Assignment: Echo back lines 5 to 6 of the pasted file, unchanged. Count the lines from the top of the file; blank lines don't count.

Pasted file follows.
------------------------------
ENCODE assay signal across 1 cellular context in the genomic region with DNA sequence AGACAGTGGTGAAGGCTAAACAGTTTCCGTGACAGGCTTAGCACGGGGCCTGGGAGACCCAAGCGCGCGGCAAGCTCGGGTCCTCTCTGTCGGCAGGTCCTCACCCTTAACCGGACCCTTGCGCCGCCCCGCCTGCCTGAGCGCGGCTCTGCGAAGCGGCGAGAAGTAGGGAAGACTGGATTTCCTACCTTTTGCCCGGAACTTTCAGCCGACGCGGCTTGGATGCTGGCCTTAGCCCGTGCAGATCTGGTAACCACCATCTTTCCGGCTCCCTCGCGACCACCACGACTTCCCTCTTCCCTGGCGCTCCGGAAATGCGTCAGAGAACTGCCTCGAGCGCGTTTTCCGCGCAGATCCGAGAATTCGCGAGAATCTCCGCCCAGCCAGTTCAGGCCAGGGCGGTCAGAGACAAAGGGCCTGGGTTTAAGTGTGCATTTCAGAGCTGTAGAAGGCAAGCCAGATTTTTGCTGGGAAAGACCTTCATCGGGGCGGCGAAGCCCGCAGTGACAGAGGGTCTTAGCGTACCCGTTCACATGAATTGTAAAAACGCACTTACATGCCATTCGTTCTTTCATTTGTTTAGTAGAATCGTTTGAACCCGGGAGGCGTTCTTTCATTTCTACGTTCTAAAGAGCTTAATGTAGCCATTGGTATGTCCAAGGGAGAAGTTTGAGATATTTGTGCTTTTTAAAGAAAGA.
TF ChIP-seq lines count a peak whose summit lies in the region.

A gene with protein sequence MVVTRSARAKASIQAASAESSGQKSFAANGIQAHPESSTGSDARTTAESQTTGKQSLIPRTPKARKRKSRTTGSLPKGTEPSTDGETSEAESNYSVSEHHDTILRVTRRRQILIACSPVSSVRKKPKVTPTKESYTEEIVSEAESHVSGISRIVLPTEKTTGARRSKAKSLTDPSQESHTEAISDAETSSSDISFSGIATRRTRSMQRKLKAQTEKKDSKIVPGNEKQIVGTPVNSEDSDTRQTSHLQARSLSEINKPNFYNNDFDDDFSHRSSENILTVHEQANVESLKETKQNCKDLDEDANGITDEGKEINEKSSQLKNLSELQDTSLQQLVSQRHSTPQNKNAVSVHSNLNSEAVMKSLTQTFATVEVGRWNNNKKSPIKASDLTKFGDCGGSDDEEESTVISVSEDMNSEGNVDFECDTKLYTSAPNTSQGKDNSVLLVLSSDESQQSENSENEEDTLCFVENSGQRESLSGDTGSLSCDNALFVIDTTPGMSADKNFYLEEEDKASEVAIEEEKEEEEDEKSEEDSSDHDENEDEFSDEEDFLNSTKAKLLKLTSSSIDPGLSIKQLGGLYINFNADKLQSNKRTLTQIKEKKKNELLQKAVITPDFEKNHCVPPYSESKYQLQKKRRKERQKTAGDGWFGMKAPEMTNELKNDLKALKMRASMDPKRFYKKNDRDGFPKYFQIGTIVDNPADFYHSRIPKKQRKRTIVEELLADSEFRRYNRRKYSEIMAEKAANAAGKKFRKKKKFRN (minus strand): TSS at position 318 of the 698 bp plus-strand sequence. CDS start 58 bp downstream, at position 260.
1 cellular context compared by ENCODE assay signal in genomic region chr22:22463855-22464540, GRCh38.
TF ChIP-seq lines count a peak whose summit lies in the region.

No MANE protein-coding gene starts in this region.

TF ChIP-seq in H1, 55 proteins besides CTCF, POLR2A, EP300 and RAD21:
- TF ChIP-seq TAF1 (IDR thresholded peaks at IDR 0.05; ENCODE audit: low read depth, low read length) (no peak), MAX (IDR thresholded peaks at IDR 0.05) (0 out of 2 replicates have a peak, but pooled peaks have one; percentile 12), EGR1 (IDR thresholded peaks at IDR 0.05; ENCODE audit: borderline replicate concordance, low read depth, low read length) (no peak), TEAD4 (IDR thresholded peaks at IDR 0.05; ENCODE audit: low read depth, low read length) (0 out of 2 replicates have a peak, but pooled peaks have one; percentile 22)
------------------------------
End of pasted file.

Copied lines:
TF ChIP-seq lines count a peak whose summit lies in the region.

No MANE protein-coding gene starts in this region.